Lawmakers in Louisiana are one step closer to instituting comprehensive sexuality education in Orleans Parish despite opposition from far-right groups and the Catholic Church.
The state’s House Education Committee in late April approved two measures—one would require schools in Orleans Parish to teach students how to prevent sexually transmitted diseases (STDs) and pregnancy and the other would allow schools there to survey students about their sexual behavior.
If passed, these laws would mean New Orleans-area schools would be under a different set of rules than those in the rest of the state. Lawmakers in favor of the bill say this is necessary because of the high rates of STDs and teen pregnancy in the area. The bills have some powerful detractors, including the arch-conservative Louisiana Family Council and the Louisiana Conference of Catholic Bishops.
Current Louisiana law doesn’t require schools to teach sex education, but allows them to do so after sixth grade. Schools that teach such courses may not include “any sexually explicit materials depicting male or female homosexual activity.”
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Schools may not “in any way counsel or advocate abortion,” nor can they distribute any method of contraception.
If schools provide sex education, teachers must emphasize that “abstinence from sexual activity outside of marriage is the expected standard for all school-age children; abstinence from sexual activity is a way to avoid unwanted pregnancy, STDs (including acquired immune deficiency syndrome), and other associated health problems; and each student has the power to control personal behavior and to encourage students to base action on reasoning, self-esteem, and respect for others.”
There is already a separate set of rules for Orleans Parish. While schools across Louisiana are prohibited from providing sex education in kindergarten through sixth grade, schools in Orleans Parish are allowed to start this education in third grade. Schools statewide must provide sex education to a student if that student is already pregnant or parenting.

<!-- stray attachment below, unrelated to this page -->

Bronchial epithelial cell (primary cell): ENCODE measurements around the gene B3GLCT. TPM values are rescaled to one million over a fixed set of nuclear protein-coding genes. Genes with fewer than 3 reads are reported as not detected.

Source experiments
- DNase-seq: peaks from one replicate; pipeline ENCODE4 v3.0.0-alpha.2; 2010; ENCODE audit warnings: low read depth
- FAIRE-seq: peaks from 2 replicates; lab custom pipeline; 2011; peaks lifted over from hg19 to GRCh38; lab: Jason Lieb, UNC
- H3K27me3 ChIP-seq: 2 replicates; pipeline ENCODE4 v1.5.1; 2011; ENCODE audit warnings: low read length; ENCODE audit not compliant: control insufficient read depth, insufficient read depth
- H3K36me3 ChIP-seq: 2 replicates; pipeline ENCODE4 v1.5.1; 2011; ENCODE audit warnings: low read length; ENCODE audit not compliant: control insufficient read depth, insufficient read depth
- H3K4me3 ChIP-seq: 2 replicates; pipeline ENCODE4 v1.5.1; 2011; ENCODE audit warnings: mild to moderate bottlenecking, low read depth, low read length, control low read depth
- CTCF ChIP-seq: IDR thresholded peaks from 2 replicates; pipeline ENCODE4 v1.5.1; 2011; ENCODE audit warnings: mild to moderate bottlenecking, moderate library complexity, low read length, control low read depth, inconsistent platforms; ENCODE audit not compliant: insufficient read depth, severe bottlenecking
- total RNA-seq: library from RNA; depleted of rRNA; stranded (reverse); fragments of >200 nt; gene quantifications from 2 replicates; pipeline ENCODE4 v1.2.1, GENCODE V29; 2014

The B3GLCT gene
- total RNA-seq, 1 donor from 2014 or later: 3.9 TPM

Louisiana schools are forbidden from testing, quizzing, or surveying students about their “personal or family beliefs or practices in sex, morality, or religion.”
Louisiana has some of the highest rates of teen birth and STDs in the country. Louisiana’s 2012 teen birth rate ranked seventh in the United States with a rate of 43.1 births per 1,000 young women ages 15-to-19, compared to the national rate of 29.4 per 1,000.
The state in 2012 ranked fifth in the number of chlamydia cases among teens, third in the number of gonorrhea cases among teens, and second in the number of cases of primary and secondary syphilis. The 2011 rate of diagnoses of HIV infection among adolescents in Louisiana was 22.1 per 100,000, much higher than the national rate of 7.6 per 100,000.
Lawmakers last year tried to change the rules for the entire state, arguing that the high rate of STDs and teen pregnancy shows that students have bad information. The bill—which was also opposed by the Louisiana Family Council and the Louisiana Conference of Catholic Bishops—would have required schools across the state to begin teaching comprehensive sexuality education in fourth grade. It failed to pass out of the House Education Committee.
The current bills, HB 359 and HB 326, were introduced by Rep. Wesley Bishop (D-New Orleans). Bishop told colleagues that the bills were necessary: “The City of New Orleans has one of the highest STD rates. … The number one cause of young women dropping out of high school is teenage pregnancy.”
HB 359 would require comprehensive sex education in middle school and high school and would allow for schools to start it third through sixth grade. HB 326 would allow surveys to help educators understand the risks students are taking. Parents would be able to choose not to have their children take the courses or surveys.
“I’m a practicing Catholic, but it’s not working. … Abstinence is not working,” New Orleans Councilmember LaToya Cantrell testified on behalf of the bill.
Other Catholics don’t agree. Robert Tasman, executive director for the Louisiana Conference of Catholic Bishops, told legislators that the church believes in sex education but does not think that students should be taught about contraception or ways to prevent disease, other than abstaining from sex.
“The Catholic Church will always be trying to pursue the highest moral value,” Tasman said.
The Louisiana Family Forum has a variety of concerns about the bills. Executive Director Gene Mills explained that his group is worried that this type of sex education might promote “different types of sexual orientation” or imply that same-sex relationships should be the norm.
The education committee, despite vocal opposition, passed the sex education bill 8 to 6 and the bill permitting surveying 9 to 1. The bills now head to the full house for consideration. Orleans Parish would have to provide comprehensive sexuality education beginning in the 2017-2018 school year.
Republicans hold a 59-44 majority in the Louisiana house.